Tutorial: Preferences Files: The Complete Story

Tutorial: Preferences Files: The Complete Story

Ted Landau

Of all the "under the hood" components of Mac OS X, my personal favorite is preferences files. Why? For starters, they are important. They potentially affect every application you use, from the Finder to obscure utilities. Second, there are significant and well-defined troubleshooting issues regarding preferences files, that every user should know about. Third, there are the numerous "hidden" preferences settings that unlock useful and sometimes "fun" features of applications that you would otherwise never know about. And finally, compared to the intricacies of UNIX, preferences files are a fairly easy component to master.

So, for the benefit of those of you not yet initiated into the world of preferences files, or if you just want to expand the horizons of your knowledge, I offer this tutorial. The topic is so big that it will take several of these articles to cover it; three or four at least. This first one (which combines Parts I and II) introduces the basics.

PART I: What and where are preferences files?

Q. What exactly are preferences files?

A. Almost every Mac OS X application allows you to customize its settings. This is typically done by selecting the Preferences command from the application's "application" menu. Let's use TextEdit as an example. Go to the menu named TextEdit. The second item is "Preferences." Select it. The window that opens has two tabs" "New Document" and "Open and Save." In each case, you can make changes to TextEdit's default settings. For example, you can change the default fonts of Monaco 10 and Helvetica 12 to whatever else you may prefer. You can similarly decide whether or not a .txt extension should be automatically appended to the names of plain text files when you save them. And so on.

The point here is that when you make these preferences changes, they are "remembered." That is, if you quit and relaunch the application (even if you shut down and restart your Mac), the changes you made will still be in effect. Not only that, if you have multiple user accounts on your Mac, each user has their own preferences settings. This means that any changes you make will not affect the settings for any other userâ??and vice versa. In brief, each user can customize the settings for each application to suit their own preferences (hence the name).

How does Mac OS X accomplish this feat? It does so by maintaining a preferences file for each application. Any changes a user makes in the Preferences dialog are stored in the application's preferences file. The application checks this file on launch to determine what settings to use. Further, each user maintains a separate preferences file that is only in effect when that user is logged in. That's how each user can have their own settings.

As we will explore more later on, these files also may store settings that go beyond what you set in Preferences dialogs. For example, it may store the last time you opened the application or the size of its window (assuming you resized the window from its default setting).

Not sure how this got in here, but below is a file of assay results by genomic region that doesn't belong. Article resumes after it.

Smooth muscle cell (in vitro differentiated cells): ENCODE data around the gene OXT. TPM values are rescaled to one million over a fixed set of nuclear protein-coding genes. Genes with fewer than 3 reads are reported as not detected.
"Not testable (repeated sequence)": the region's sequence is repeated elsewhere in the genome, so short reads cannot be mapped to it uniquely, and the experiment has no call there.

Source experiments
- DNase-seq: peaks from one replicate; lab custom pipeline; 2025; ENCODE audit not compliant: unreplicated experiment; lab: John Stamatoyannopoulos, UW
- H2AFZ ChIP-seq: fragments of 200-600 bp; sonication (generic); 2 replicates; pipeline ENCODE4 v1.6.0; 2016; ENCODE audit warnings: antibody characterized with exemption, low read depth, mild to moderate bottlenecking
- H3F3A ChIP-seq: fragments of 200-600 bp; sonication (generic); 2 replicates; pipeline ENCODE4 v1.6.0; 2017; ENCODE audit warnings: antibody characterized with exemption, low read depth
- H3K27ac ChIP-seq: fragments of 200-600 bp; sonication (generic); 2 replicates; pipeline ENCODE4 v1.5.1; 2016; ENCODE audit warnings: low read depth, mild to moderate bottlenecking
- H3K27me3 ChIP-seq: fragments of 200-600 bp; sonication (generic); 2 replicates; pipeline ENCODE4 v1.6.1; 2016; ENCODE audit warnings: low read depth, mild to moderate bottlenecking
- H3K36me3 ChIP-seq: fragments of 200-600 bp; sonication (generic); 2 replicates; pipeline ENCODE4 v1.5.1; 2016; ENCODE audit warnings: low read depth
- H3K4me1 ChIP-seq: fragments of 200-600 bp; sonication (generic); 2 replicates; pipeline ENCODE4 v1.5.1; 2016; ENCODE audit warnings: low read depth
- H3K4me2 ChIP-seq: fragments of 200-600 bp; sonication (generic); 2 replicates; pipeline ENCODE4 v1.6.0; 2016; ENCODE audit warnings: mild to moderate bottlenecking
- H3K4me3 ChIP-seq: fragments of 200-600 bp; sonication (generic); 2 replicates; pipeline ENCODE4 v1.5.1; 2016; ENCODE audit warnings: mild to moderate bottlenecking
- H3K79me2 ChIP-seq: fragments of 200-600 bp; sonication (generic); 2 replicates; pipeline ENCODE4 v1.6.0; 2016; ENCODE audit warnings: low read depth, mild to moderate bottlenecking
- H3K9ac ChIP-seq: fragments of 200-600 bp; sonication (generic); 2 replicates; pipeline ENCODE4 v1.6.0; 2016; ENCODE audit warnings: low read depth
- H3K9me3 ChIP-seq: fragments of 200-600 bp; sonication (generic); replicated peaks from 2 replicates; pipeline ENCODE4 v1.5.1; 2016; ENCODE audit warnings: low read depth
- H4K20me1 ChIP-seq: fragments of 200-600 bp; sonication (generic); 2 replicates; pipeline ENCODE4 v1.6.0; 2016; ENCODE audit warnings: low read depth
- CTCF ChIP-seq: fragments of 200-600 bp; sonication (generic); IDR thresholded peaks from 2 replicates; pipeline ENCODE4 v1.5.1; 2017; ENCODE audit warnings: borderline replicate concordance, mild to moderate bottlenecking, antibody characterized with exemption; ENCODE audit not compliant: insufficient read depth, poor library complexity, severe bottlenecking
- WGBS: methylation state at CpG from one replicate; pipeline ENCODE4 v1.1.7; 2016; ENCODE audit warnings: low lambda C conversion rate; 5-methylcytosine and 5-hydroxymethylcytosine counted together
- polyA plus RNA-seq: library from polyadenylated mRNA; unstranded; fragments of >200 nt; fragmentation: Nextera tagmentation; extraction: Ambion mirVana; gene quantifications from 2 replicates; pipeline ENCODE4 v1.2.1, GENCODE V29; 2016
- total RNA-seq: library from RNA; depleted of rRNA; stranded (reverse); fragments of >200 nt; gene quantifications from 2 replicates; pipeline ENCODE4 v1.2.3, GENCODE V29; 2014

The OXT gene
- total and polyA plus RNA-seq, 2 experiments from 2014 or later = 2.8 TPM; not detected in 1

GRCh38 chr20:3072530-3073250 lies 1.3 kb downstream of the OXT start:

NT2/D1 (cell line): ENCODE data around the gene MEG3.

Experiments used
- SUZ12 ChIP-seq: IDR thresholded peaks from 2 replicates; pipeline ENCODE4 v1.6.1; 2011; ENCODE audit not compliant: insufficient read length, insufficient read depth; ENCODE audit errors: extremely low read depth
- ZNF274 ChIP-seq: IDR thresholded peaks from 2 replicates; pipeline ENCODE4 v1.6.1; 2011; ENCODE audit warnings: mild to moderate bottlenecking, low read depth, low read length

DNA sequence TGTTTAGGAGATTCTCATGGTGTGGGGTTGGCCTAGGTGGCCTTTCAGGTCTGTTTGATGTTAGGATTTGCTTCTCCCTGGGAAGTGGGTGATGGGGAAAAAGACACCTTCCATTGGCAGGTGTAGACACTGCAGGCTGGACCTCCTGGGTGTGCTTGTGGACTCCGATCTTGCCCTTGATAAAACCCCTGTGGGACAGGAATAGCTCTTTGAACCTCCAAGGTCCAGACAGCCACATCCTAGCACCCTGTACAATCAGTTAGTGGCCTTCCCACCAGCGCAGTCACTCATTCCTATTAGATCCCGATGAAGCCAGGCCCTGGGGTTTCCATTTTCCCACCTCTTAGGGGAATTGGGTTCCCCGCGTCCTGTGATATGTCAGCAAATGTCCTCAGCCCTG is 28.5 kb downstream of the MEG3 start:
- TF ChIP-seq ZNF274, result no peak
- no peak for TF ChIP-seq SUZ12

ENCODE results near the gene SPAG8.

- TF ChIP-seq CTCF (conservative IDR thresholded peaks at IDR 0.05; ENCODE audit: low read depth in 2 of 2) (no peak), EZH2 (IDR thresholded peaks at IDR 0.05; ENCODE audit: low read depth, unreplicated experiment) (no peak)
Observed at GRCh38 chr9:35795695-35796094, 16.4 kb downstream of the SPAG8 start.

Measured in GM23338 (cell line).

Q. What are these preferences files named in the Finder?

A. Typically, a preferences file is named after the application that links to it. The name also ends in ".plist"â??to indicate that it is a "preferences list" file. For example, for TextEdit, the preferences file is called: com.apple.TextEdit.plist. The beginning part of the name ("com.apple") indicates the vendor that created the application; this insures that no two preferences files will have the exact same name. That is, even if another company creates a program and names it TextEdit, its .plist file will not contain the word "apple" so their should be no confusion as to which .plist file is which.

Q. Where are these preferences files located?

A. Most of the preferences files that we will be talking about are stored in a folder named (appropriately enough) Preferences, and located in the Library folder of your home directory. This, hammering home this point, is how each user can have their own unique preferences file for TextEdit. For example, the full path to TextEdit preferences file in my home directory is /Users/landau/Library/Preferences/com.apple.TextEdit.plist.

To help you visualize exactly how all of this works, try this:


  1. 1. Go to ~/Library/Preferences and locate the com.Apple.TextEdit.plist file. To do so most easily, go to the Preferences folder; then type "TextEdit" in the Search text box at the top of the window. The results should show just one file: com.apple.TextEdit.plist.
  2. Note the file's modification date.
  3. Launch TextEdit and access its Preferences dialog.
  4. Make a change to any Preferences setting. Quit TextEdit (probably not necessary, but do it just to be sure).
  5. Now recheck the .plist file's modification date: it should have changed to the current time (or a minute or so ago). This reflects the fact the change you just made in the Preferences dialog was in fact recorded in the now updated .plist file!

Figure 1. The com.apple.TextEdit.plist file, highlighted in the Finder display of a Preferences folder.

Q. Okay. I just looked in my Preferences folder and, as you predicted, I found dozens of .plist files there. But I also found numerous files (and even some folders) that do not follow the naming convention that you just described. What gives with them?